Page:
Walter Humes is research professor in education at Paisley University
In previous articles, I have drawn attention to the way in which certain terms in education achieve prominence and become important elements in professional discourse. One such term is "collegiality", which has come to the fore following the teachers' agreement. Management and union sides on the Scottish Negotiating Committee for Teachers share the view that collegiality is at the heart of professionalism.
They define the concept in terms of a number of key characteristics: the quality of relationships that exist within and between the levels of the education system; a climate of trust extending from the Scottish Executive to local authorities and schools; respect for the views of staff and opportunities for them to engage in decision-making; a reflective, co-operative approach to the processes of negotiation; commitment to shared values.
The real challenge, of course, is translating these principles into operational terms. Here it is worth drawing a distinction between soft and tough collegiality. The former does not amount to much more than feel-good rhetoric -a climate of niceness, in which care is taken not to cause offence. This may lead to the avoidance of sensitive issues, on the grounds that it would not be collegial to raise them.
Such an interpretation would do little to enhance professionalism. It would encourage a closed shop mentality in which the professionals (managers and teachers) would control the agenda, with little opportunity to take account of the perspectives of pupils and parents. The culture of the police, which over the years has offered many examples of professionals closing ranks against outsiders who may have legitimate questions to ask, should provide a chastening example of how not to proceed. Similar tendencies can be seen among lawyers and doctors.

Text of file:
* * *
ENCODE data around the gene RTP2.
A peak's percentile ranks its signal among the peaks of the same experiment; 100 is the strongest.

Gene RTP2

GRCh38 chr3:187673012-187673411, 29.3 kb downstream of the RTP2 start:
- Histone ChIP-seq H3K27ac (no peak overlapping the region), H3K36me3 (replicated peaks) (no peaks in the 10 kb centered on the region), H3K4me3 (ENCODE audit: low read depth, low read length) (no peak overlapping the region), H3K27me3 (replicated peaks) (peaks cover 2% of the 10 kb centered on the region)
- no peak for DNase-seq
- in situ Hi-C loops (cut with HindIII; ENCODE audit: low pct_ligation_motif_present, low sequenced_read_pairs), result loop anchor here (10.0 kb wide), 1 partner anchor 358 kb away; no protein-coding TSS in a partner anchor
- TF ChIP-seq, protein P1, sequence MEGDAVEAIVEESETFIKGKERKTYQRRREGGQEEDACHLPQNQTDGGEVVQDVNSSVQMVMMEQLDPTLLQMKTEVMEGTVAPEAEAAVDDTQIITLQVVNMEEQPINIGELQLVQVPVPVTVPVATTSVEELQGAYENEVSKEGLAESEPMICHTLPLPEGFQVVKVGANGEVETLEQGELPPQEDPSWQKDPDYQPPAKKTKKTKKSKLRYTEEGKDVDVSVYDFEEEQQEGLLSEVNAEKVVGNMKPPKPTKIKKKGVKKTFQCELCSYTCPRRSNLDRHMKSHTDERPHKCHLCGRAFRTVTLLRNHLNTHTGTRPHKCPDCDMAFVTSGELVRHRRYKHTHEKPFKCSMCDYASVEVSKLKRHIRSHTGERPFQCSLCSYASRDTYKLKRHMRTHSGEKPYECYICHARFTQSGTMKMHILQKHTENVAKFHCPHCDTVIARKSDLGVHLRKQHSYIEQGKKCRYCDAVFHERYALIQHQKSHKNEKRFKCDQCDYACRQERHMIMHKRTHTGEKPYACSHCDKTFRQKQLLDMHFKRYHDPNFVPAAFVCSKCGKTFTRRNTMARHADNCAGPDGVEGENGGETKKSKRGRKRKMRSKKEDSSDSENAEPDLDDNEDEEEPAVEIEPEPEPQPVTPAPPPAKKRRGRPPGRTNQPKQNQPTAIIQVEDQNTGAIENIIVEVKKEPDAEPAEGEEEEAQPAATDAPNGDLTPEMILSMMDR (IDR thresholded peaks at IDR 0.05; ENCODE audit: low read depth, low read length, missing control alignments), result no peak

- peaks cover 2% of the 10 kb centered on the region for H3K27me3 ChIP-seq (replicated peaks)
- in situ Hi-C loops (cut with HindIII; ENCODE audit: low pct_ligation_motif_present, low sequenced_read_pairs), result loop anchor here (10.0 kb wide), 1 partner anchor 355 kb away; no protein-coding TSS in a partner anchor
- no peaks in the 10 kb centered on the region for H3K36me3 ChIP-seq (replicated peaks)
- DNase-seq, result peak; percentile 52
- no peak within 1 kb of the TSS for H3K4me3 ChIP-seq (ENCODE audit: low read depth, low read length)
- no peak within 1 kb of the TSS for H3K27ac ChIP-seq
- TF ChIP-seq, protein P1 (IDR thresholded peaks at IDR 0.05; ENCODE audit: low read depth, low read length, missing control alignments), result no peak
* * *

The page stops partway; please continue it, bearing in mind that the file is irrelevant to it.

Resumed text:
Tough collegiality, on the other hand, involves being prepared to ask hard questions, recognising that it is not enough for professionals to be accountable only to each other, and that others will have a legitimate interest in the quality of service that is provided. This has implications for both management and unions. Union representatives might have to respond more seriously to questions about staffroom cynics who routinely say no to every proposal, or about colleagues perceived to be underperforming. School managers might have to be more robust with local authorities in responding to concerns about staffing levels or the state of school buildings.
It is worth asking why collegiality has come to the fore at this time.
Shifts in discourse are rarely accidental - they nearly always have an underlying purpose. In this case, part of the answer has to do with the reconfiguration of the teaching force, with a move away from pedagogic patterns determined by autonomous individuals to a more flexible style of working involving teamwork and the use of support staff.
While this undoubtedly has some benefits, it also carries risks. A soft version of collegiality might simply produce bland consensus that lacks intellectual bite and professional rigour. It might also serve to marginalise the teacher of independent spirit who is prepared to challenge orthodoxy.
How often do we hear the complaint that teaching today is lacking in "characters" and that it is dominated by people who know all the approved answers but who have never thought deeply about them? Collegiality that is too cosy leads to uniformity and discourages diversity.